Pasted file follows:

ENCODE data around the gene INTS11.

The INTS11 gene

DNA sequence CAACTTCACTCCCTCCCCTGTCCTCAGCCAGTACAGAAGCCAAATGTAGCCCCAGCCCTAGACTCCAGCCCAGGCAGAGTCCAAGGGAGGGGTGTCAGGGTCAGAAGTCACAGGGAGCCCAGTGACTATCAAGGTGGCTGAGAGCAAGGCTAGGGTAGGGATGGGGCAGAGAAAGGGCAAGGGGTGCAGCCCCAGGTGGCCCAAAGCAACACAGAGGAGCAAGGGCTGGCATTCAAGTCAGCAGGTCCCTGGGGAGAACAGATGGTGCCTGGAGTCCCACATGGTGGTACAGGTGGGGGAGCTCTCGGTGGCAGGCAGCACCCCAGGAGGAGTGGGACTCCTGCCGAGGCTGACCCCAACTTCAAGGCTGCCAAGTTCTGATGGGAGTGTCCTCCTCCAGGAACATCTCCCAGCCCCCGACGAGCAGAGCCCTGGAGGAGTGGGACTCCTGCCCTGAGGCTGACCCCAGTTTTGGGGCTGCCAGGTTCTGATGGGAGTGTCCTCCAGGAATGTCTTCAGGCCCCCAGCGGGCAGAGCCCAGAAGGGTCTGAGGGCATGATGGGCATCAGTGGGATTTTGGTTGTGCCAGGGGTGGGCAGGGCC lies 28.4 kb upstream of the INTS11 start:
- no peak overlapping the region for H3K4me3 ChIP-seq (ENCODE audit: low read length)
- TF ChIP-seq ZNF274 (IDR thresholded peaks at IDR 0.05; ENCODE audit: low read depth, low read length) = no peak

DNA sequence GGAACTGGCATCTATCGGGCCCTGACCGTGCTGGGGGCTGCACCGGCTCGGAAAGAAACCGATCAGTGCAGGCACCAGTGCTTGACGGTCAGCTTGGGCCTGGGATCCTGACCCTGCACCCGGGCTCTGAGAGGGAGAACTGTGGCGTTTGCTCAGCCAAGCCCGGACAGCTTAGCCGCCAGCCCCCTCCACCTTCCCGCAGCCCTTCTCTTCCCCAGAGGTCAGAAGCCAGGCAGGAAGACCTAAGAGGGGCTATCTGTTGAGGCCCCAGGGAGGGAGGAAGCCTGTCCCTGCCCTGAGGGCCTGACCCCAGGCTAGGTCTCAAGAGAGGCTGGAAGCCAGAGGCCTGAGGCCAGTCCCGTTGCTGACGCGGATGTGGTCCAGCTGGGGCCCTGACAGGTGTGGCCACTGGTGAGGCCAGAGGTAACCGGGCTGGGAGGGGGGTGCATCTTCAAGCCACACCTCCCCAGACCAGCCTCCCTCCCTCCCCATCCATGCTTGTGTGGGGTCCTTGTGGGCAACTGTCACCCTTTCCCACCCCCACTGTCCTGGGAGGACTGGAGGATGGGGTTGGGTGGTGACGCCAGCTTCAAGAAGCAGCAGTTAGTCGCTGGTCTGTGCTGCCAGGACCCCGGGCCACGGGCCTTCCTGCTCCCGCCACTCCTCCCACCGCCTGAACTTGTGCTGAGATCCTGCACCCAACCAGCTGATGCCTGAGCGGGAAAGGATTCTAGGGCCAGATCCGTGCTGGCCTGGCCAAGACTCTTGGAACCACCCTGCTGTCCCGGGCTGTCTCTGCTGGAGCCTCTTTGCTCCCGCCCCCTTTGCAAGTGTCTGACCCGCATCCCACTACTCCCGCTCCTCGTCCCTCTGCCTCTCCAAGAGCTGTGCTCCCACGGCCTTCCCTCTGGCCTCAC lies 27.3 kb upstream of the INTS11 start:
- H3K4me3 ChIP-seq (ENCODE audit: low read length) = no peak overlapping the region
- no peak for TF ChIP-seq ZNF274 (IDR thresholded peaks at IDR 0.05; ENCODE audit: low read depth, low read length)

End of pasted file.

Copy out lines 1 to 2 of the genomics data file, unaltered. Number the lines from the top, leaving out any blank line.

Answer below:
ENCODE data around the gene INTS11.

The INTS11 gene